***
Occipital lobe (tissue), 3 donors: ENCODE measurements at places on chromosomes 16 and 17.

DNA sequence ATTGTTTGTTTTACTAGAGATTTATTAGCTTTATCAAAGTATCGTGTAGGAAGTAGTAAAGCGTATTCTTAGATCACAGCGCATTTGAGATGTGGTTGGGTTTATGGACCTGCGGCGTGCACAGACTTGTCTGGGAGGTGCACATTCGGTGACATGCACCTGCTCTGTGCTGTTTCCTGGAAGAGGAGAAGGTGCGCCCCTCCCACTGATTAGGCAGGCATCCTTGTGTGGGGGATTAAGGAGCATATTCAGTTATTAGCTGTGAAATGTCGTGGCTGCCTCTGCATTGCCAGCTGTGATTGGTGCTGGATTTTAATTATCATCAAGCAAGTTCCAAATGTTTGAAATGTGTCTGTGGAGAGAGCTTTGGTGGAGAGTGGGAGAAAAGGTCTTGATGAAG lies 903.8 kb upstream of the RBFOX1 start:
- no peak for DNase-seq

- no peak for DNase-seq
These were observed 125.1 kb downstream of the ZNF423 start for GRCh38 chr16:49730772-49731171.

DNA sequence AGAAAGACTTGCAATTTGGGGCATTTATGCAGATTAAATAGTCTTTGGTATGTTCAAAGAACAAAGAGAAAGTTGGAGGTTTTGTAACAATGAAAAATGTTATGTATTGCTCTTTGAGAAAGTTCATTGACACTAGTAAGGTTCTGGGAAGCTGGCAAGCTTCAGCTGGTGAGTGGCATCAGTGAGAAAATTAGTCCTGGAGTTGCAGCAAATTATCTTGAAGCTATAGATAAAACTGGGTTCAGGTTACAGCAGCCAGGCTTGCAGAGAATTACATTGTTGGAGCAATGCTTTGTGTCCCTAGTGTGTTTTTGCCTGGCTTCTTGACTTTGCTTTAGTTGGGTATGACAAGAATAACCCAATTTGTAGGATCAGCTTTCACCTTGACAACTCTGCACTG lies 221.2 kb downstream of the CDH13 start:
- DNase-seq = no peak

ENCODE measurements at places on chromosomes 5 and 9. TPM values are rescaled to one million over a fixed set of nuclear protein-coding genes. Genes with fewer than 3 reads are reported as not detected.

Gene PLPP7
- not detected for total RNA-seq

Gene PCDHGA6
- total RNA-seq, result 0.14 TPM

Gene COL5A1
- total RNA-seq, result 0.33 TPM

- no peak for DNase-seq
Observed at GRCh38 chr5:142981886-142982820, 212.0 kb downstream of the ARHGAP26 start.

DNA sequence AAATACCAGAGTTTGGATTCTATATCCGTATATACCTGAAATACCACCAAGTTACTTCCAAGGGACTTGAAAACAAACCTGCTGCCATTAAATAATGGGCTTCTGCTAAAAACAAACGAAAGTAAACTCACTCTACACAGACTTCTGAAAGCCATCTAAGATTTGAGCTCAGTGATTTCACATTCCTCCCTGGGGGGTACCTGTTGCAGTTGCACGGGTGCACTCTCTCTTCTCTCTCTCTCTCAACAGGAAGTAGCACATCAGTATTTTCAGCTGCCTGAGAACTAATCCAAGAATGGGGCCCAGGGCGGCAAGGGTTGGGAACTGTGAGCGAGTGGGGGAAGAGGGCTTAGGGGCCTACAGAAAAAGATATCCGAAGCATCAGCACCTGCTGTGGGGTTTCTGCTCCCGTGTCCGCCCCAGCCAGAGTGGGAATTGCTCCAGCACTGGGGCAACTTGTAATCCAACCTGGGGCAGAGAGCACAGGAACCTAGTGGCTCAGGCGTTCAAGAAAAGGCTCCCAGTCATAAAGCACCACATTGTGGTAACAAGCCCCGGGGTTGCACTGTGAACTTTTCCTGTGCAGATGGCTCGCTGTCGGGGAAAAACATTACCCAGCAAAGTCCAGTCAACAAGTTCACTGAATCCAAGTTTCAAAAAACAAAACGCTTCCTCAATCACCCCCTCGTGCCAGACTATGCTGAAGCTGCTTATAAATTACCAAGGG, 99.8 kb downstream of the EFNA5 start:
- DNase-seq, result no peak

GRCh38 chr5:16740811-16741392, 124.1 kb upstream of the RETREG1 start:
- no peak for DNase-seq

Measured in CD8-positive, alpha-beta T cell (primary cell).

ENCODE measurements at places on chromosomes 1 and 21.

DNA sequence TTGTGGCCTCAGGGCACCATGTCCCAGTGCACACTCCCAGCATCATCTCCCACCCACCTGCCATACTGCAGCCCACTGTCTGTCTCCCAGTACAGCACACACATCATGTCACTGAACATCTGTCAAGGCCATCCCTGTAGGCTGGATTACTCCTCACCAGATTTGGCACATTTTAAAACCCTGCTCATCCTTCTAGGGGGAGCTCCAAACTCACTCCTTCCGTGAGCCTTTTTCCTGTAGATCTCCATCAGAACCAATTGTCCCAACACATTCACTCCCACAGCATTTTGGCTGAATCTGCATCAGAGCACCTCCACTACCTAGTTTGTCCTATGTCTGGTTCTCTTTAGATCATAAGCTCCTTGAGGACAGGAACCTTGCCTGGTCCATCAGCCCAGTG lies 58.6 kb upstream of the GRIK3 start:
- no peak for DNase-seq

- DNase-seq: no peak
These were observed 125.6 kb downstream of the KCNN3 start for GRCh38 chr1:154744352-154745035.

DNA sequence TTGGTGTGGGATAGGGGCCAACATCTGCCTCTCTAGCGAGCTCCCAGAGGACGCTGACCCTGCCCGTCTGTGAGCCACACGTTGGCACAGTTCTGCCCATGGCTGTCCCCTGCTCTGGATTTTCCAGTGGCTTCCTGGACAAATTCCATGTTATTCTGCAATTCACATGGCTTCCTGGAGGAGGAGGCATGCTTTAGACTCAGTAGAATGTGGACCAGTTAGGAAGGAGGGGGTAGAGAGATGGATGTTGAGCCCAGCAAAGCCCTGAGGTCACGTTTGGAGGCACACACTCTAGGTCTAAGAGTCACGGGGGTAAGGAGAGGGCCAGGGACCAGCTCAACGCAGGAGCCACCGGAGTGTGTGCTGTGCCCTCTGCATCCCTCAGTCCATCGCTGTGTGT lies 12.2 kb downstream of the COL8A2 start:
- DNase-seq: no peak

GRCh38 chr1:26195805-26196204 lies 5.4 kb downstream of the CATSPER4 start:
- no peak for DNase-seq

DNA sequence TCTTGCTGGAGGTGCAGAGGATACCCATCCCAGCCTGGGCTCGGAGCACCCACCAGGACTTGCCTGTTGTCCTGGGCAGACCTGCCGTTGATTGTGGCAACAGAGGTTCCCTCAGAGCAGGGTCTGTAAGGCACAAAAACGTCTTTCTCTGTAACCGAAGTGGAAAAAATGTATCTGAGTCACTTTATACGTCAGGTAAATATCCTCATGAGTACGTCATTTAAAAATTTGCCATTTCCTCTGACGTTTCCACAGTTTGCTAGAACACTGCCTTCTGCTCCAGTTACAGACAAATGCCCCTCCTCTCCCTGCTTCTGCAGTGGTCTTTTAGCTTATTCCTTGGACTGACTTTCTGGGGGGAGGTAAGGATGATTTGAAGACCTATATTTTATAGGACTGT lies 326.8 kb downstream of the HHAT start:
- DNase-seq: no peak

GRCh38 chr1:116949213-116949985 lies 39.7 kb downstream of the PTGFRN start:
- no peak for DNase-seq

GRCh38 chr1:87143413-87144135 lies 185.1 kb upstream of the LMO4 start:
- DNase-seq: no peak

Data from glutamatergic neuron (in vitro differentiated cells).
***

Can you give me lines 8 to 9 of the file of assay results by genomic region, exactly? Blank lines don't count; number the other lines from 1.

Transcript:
ENCODE measurements at places on chromosomes 5 and 9. TPM values are rescaled to one million over a fixed set of nuclear protein-coding genes. Genes with fewer than 3 reads are reported as not detected.

Gene PLPP7